Over the last couple of years I’ve campaigned with MPs and charities to regulate unscrupulous payday lending, and with some success. But we haven’t tackled the underlying problem. The harsh truth is that too many people simply can’t make it from one payday to the next. The economic model introduced by Margaret Thatcher, with reducing labour costs at its heart, reversed a century-long movement to fairer wages.
Over the last generation, 5-7% of the wealth produced by the people of this country, measured by GDP, has moved from wages to profits. And from profits to dividends. Billions that were once paid as wages now goes to shareholders, driving wealth inequality to levels not seen since Victorian times. Britain has become a low pay economy and the next Labour Government has to change a culture in which reducing pay and conditions goes unchallenged.
In its recent report “Unequal Opportunities”, the Centre for Cities highlighted the huge shift towards low paid jobs, which now account for over 20% of our workforce. It’s even worse for young workers, with 30% on low pay according to the Resolution Foundation. As Ed Miliband recently said; “it is a basic belief of the British people that if you work all the hours God sends, you should at least be able to make ends meet. In one of the richest countries in the world, this is simply not the case today”.
The problem doesn’t stop with pay levels. As many as 40% of part-time workers want longer hours and the uncertainty of zero-hours contracts has replaced a regular income for too many. There’s also the growth of bogus self-employment to cut costs, which UCATT estimate affects over half of the construction workforce alone, while for others ‘being your own boss’ is as much a sign of desperation as growing entrepreneurialism, according to a recent Observer feature.
Poor pay and conditions isn’t just a problem for those forced to turn to payday lenders or foodbanks. We’re all paying the price. Public funds are increasingly diverted to prop up our low wage economy and support rewards for those at the top. Under this Government, while public services have been cut, housing benefit paid to working people has increased by 60% and, in his review of low pay, Alan Buckle estimated that the cost to the public purse of paying workers below the living wage is £3.23billion in benefits and lost taxes.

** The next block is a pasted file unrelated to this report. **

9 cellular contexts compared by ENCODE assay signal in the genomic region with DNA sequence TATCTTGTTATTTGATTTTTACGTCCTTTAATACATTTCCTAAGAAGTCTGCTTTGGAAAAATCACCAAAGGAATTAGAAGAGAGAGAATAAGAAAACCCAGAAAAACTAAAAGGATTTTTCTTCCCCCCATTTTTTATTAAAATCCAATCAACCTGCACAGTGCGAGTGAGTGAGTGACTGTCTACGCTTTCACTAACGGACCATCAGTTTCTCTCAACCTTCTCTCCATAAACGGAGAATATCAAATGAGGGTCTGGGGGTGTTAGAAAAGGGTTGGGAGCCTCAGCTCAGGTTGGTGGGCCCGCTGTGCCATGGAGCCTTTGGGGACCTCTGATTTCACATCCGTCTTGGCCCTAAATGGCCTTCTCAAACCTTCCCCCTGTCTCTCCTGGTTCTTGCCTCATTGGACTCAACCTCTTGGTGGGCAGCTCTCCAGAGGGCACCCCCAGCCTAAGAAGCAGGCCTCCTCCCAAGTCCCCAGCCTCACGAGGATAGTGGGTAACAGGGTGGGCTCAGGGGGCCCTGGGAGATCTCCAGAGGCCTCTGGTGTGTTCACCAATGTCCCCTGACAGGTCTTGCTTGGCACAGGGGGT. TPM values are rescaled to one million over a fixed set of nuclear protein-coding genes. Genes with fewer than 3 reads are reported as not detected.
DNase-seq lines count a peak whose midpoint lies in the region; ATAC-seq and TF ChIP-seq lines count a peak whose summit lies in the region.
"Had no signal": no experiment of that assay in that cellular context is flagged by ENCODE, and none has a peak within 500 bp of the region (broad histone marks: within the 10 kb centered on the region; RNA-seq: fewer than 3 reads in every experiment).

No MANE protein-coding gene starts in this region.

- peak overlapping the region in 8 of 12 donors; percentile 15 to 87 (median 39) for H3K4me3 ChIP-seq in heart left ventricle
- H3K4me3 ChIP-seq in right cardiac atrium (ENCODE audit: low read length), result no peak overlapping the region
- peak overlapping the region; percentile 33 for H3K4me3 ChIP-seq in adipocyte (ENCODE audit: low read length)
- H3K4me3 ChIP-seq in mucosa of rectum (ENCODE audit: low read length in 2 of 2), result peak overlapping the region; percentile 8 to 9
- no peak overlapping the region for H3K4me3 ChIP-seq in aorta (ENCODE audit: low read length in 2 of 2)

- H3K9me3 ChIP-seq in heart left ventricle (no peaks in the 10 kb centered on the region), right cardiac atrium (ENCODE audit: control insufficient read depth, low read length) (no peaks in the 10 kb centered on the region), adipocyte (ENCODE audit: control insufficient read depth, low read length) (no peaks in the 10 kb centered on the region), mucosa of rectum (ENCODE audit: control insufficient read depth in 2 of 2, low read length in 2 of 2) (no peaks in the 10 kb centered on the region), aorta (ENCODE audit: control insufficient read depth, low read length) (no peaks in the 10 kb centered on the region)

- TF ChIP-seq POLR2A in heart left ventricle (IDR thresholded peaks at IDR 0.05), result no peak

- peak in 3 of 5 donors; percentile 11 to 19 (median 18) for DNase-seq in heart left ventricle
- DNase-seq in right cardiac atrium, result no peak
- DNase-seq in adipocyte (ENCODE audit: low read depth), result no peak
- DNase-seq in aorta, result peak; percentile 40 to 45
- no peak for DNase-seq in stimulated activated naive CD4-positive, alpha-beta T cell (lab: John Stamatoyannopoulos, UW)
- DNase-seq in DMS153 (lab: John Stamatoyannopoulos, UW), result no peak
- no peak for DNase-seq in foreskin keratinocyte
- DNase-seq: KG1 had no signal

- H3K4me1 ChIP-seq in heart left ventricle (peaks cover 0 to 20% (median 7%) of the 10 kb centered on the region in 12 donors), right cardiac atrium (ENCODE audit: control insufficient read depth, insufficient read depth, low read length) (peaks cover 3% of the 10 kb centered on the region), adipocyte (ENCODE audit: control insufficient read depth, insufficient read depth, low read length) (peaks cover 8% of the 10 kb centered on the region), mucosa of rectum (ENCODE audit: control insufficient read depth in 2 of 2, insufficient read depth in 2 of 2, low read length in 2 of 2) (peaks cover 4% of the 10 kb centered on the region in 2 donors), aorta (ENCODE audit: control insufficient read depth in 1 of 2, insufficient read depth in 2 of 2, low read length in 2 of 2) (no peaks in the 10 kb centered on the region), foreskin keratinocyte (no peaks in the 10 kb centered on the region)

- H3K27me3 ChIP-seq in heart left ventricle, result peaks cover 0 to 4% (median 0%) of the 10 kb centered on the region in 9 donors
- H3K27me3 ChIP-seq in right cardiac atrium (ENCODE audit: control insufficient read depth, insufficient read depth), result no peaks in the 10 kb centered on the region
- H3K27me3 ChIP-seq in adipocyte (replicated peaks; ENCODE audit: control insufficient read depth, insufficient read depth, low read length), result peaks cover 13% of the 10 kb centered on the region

So what’s to be done? Labour has already committed to increasing the Minimum Wage so it’s closer to average earnings, incentivising employers to pay the living wage through tax breaks, ending exploitative zero-hours contracts and strengthening the enforcement of the National Minimum Wage (NMW) by giving local authorities a bigger role. Our strategy for growth will also create higher quality jobs, backed by greater investment in skills. But let’s not stop there.
Many Labour Councils have set an example by paying the living wage. We should ensure all public bodies are living wage employers and use the power of procurement to enforce it more widely. Local Labour Parties can live their values by putting themselves at the heart of living wage campaigns, and use consumer pressure to encourage its use. We could improve our already strong policy offer for young people by ending the lower rate of the NMW for the under-22’s.
Enforcement is crucial too. While around 250,000 people are paid below the NMW, and abuses like the non-payment of travelling time to care workers are common, cases opened by the NMW Inspectorate fell by nearly two-thirds between 2007-08 and 2012-13, and there was just one criminal prosecution for failure to pay minimum wage in 2010-2011 and one in 2012-13. So new powers will need to be matched by extra resources, which can then be recovered in penalties. Tougher regulation would also include strengthening the Gangmasters’ Licensing Authority and extending its remit into the construction, care, hospitality and cleaning sectors.
The drift to a low pay culture was reinforced by Margaret Thatcher’s attack on trade unions which was designed to weaken the bargaining power of working people. It’s no coincidence that economic inequality was at its lowest when 58% of workers were in unions and 82% of wages were set by collective bargaining – while now those numbers have fallen to 26% and 23% respectively. So let’s talk positively about the role of trade unions and work to increase their membership and recognition by employers. Let’s also legislate for worker representation on remuneration committees, linked to the publication of pay ratios.
Through these sort of measures, and more, we can reverse the culture of the last thirty years, give people the wages they deserve, ensure taxpayers’ money goes on the right priorities, and we can begin to end the growing inequality that is poisoning our country.
Paul Blomfield is Labour MP for Sheffield Central, Secretary of the All-Party Group on Debt and Personal Finance, and a member of the Business Innovation and Skills Select Committee.